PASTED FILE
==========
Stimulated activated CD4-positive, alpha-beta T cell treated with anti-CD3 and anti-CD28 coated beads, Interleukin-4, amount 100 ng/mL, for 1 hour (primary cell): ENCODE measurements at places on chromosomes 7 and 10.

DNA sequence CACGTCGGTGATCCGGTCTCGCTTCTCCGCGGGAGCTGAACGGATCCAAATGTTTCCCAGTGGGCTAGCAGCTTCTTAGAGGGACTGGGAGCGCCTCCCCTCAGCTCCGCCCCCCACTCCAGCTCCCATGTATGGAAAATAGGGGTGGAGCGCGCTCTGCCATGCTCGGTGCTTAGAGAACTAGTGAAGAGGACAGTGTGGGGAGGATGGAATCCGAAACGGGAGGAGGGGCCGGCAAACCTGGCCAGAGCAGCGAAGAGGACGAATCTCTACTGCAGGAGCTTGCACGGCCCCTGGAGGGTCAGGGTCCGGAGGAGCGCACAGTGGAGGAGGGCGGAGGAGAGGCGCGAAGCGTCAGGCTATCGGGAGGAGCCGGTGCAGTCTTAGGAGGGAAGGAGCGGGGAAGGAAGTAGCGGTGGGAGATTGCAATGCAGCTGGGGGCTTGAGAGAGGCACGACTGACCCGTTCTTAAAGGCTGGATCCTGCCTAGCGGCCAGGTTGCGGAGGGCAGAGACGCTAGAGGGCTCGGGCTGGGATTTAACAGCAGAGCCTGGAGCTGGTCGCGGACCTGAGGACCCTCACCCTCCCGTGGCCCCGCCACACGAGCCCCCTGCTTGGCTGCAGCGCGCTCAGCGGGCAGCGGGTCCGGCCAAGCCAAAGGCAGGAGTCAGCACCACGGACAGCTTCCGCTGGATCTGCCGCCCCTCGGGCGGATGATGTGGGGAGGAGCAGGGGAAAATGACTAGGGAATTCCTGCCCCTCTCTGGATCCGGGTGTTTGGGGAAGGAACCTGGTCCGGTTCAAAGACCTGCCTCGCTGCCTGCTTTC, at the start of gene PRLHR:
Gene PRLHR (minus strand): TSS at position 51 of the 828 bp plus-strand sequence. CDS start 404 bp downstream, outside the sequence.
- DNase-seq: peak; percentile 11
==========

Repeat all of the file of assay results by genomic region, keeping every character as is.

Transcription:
Stimulated activated CD4-positive, alpha-beta T cell treated with anti-CD3 and anti-CD28 coated beads, Interleukin-4, amount 100 ng/mL, for 1 hour (primary cell): ENCODE measurements at places on chromosomes 7 and 10.

DNA sequence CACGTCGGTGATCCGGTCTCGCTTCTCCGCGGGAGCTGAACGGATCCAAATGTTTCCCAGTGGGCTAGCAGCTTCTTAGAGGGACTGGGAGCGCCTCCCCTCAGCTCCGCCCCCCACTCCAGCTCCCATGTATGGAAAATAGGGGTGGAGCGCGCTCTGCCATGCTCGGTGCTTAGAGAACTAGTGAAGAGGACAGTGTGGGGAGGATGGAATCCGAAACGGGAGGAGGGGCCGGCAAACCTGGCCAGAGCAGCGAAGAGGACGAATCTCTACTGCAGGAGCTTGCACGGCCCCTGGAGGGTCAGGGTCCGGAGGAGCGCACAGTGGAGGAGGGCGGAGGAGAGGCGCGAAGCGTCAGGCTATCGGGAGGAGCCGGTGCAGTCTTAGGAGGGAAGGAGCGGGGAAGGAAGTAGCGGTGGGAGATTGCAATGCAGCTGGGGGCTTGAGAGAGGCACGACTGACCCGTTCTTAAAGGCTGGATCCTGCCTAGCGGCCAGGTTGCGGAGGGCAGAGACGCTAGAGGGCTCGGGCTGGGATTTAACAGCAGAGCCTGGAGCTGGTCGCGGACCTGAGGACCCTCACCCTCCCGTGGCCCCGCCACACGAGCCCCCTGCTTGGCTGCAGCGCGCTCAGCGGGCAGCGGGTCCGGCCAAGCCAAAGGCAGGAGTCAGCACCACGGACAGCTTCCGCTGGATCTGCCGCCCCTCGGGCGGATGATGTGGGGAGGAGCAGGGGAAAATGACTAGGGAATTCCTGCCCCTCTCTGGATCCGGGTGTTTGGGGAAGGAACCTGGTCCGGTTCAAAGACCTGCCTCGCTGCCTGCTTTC, at the start of gene PRLHR:
Gene PRLHR (minus strand): TSS at position 51 of the 828 bp plus-strand sequence. CDS start 404 bp downstream, outside the sequence.
- DNase-seq: peak; percentile 11